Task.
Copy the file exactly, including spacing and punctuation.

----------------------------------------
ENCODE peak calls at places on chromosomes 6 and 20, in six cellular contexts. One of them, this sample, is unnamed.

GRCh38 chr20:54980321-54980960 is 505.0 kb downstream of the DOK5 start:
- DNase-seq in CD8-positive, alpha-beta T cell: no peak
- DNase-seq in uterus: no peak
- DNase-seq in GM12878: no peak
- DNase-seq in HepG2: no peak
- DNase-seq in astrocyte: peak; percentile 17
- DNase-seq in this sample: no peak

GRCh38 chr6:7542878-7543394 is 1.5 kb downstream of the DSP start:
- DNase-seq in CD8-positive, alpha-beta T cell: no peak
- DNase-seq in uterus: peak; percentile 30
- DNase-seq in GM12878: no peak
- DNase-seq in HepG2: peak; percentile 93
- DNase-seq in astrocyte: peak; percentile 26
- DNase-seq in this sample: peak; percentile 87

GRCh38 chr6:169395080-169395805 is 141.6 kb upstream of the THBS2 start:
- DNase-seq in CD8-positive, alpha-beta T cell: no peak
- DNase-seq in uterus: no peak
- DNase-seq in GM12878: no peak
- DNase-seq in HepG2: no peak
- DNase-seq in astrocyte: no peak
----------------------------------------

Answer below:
ENCODE peak calls at places on chromosomes 6 and 20, in six cellular contexts. One of them, this sample, is unnamed.

GRCh38 chr20:54980321-54980960 is 505.0 kb downstream of the DOK5 start:
- DNase-seq in CD8-positive, alpha-beta T cell: no peak
- DNase-seq in uterus: no peak
- DNase-seq in GM12878: no peak
- DNase-seq in HepG2: no peak
- DNase-seq in astrocyte: peak; percentile 17
- DNase-seq in this sample: no peak

GRCh38 chr6:7542878-7543394 is 1.5 kb downstream of the DSP start:
- DNase-seq in CD8-positive, alpha-beta T cell: no peak
- DNase-seq in uterus: peak; percentile 30
- DNase-seq in GM12878: no peak
- DNase-seq in HepG2: peak; percentile 93
- DNase-seq in astrocyte: peak; percentile 26
- DNase-seq in this sample: peak; percentile 87

GRCh38 chr6:169395080-169395805 is 141.6 kb upstream of the THBS2 start:
- DNase-seq in CD8-positive, alpha-beta T cell: no peak
- DNase-seq in uterus: no peak
- DNase-seq in GM12878: no peak
- DNase-seq in HepG2: no peak
- DNase-seq in astrocyte: no peak